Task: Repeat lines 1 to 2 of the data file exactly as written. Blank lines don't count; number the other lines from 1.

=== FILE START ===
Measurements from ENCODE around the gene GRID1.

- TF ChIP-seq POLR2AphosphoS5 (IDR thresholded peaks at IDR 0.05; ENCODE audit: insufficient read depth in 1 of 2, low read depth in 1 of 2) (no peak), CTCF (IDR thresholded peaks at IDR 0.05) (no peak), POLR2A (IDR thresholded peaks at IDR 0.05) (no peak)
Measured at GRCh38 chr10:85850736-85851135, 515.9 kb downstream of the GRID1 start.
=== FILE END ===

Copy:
Measurements from ENCODE around the gene GRID1.

- TF ChIP-seq POLR2AphosphoS5 (IDR thresholded peaks at IDR 0.05; ENCODE audit: insufficient read depth in 1 of 2, low read depth in 1 of 2) (no peak), CTCF (IDR thresholded peaks at IDR 0.05) (no peak), POLR2A (IDR thresholded peaks at IDR 0.05) (no peak)